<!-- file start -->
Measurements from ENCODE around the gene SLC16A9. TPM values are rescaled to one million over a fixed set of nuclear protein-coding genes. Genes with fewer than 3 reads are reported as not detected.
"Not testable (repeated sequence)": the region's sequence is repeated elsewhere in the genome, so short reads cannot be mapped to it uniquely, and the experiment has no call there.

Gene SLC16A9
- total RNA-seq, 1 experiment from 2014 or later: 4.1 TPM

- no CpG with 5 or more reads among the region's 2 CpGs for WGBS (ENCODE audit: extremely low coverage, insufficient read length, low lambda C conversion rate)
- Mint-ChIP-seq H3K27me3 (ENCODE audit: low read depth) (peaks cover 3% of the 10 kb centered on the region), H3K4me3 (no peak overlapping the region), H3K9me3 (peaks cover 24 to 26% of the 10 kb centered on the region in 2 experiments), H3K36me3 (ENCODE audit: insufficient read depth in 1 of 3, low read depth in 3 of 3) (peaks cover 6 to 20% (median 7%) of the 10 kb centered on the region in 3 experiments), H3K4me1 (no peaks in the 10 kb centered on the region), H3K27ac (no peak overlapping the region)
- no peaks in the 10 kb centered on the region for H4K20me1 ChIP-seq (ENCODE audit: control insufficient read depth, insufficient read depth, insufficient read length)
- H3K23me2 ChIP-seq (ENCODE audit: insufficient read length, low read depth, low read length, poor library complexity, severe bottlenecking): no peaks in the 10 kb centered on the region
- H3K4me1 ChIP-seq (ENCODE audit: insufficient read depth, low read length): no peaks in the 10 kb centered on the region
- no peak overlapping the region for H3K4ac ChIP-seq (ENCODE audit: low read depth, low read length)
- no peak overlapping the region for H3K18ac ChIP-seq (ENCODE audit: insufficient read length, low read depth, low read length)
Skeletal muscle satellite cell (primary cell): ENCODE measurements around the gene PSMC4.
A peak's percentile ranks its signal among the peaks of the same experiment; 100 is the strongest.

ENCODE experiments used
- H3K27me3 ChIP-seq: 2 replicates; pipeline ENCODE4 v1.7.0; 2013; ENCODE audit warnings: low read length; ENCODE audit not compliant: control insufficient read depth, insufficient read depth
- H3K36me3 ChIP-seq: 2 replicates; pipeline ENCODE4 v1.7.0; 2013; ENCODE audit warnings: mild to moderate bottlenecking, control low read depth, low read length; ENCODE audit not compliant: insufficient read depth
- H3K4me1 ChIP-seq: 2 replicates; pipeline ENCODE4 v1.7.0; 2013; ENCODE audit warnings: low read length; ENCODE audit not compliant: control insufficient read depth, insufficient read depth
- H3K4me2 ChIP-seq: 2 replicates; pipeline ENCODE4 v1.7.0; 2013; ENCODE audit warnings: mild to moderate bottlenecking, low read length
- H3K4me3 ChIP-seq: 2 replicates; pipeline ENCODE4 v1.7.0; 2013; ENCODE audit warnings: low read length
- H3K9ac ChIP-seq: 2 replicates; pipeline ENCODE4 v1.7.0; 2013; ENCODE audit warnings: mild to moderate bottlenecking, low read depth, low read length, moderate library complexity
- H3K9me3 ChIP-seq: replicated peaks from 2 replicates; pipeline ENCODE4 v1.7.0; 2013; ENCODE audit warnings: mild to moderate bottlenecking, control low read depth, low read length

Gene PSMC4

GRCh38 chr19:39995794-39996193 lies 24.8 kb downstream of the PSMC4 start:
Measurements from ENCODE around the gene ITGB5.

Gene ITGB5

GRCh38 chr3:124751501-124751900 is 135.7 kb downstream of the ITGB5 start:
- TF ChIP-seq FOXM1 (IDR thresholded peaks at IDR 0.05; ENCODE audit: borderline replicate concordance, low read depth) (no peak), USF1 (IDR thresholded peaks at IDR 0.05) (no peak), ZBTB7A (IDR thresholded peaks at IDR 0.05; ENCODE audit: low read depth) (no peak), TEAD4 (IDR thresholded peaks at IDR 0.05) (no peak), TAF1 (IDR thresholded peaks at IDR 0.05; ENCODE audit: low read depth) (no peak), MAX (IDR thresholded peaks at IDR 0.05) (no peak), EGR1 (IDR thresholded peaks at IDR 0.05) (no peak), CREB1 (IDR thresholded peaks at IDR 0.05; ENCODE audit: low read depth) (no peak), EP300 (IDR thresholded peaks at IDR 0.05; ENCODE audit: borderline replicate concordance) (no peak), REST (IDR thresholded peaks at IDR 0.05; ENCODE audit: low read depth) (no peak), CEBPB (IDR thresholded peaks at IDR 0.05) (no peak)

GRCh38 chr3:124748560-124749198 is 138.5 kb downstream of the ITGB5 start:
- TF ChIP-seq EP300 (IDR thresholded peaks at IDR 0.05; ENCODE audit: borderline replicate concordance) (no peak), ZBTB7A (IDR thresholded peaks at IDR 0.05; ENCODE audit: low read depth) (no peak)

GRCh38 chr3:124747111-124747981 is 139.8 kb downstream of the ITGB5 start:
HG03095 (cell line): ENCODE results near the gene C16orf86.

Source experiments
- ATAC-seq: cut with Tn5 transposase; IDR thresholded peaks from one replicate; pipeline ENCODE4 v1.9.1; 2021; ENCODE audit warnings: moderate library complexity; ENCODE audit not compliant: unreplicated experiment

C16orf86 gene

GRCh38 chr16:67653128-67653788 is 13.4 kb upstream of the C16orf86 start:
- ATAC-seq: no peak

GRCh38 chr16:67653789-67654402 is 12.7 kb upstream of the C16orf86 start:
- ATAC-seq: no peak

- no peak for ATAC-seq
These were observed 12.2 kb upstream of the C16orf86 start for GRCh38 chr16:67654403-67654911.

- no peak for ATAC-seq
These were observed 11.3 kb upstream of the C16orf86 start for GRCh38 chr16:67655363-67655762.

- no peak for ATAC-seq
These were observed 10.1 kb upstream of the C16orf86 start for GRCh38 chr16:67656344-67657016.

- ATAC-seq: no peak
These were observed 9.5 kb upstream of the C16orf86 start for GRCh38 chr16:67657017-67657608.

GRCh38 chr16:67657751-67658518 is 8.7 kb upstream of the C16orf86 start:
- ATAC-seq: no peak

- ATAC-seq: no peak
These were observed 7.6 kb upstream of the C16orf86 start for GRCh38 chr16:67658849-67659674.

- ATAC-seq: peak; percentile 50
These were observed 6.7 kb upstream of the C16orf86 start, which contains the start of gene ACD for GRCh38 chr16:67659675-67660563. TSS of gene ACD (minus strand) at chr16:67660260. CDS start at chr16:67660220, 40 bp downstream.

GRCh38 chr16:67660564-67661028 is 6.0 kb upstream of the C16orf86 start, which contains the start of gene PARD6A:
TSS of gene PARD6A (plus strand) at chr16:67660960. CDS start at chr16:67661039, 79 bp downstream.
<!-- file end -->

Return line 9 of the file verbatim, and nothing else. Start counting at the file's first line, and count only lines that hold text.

- H3K4me1 ChIP-seq (ENCODE audit: insufficient read depth, low read length): no peaks in the 10 kb centered on the region